More Money For Wikis

After JotSpot sold to Google for $50+ million, it didn’t take a rocket scientist to realize venture capitalists would be dabbling a bit more in this space. So I am not at all surprised to report that Wetpaint, the Seattle based wiki company that we’ve raved about in the past, is announcing a $9.5 million Series B round of financing today, with investments from Accel Partners as well as previous investors Trinity Ventures and Frazier Technology Ventures. Their Series A round, in October 2005, was $5.25 million.

Wetpaint’s key competitor, Wikia, has had more traction with users according to Alexa and Compete statistics, and claims 2.5 million page views per day. Wetpaint doesn’t disclose page views, but CEO Ben Elowitz told me they are “doubling quicker than every 2 months.” Wetpaint has a much more newbie-friendly user interface than Wikia, and is targeting a different audience. Frankly, it’s just a lot more pleasant to look at a typical Wetpaint site than a Wikia one, although the content on Wikia is often much deeper than the equivalent on Wetpaint. Wetpaint says they now have 150,000 unique wikis and over 2.5 million pieces of content contributed by users since launching last June.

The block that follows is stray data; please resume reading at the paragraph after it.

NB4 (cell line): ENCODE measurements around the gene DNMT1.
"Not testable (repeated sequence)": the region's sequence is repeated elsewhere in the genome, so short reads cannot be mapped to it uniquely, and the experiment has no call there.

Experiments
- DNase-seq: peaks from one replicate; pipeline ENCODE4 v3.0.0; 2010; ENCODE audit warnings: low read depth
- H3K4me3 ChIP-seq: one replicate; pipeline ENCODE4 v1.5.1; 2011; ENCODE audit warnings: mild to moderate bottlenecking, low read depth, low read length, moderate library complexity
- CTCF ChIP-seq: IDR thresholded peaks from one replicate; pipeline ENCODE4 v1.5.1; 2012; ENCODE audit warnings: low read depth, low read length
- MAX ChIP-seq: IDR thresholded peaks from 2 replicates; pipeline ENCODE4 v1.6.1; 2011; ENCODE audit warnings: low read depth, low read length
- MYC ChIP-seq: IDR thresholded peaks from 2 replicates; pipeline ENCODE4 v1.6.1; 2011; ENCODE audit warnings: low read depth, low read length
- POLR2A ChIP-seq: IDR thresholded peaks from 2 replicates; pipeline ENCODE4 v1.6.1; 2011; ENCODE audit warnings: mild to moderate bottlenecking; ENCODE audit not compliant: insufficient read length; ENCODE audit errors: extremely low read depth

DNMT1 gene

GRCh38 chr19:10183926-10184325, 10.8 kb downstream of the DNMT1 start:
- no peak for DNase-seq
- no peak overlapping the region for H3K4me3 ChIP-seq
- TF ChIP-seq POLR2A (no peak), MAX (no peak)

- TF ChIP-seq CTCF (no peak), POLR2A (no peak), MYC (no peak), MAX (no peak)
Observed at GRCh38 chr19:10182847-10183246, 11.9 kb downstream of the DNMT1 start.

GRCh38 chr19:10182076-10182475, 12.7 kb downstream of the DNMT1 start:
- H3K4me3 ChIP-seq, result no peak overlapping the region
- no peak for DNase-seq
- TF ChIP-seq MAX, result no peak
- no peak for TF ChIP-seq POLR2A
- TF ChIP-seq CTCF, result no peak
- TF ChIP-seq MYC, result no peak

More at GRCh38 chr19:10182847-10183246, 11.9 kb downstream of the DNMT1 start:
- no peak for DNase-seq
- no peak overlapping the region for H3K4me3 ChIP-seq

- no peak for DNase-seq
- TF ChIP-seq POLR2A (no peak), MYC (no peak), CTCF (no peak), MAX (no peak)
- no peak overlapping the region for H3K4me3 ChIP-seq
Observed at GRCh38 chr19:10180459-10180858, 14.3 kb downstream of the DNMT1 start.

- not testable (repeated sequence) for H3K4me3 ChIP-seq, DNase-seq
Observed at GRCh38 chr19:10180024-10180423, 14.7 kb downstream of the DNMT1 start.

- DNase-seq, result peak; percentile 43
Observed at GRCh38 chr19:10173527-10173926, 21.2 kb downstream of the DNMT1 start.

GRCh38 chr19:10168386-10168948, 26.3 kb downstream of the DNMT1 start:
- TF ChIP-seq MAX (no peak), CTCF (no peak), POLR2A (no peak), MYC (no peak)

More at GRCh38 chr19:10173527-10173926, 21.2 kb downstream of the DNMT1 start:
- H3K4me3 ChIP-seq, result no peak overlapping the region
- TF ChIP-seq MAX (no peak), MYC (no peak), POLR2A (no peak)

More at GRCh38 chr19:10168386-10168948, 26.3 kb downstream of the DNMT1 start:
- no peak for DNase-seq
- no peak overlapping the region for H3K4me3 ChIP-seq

Wetpaint has the smell of a company that’s built solid software and is seeing good user uptake. If they can keep expenses under control they will be a likely takeover candidate in the near future. Everyone except Google is taking a hard look at the wiki space right now.

For a good overview of wikis by feature, see WikiMatrix.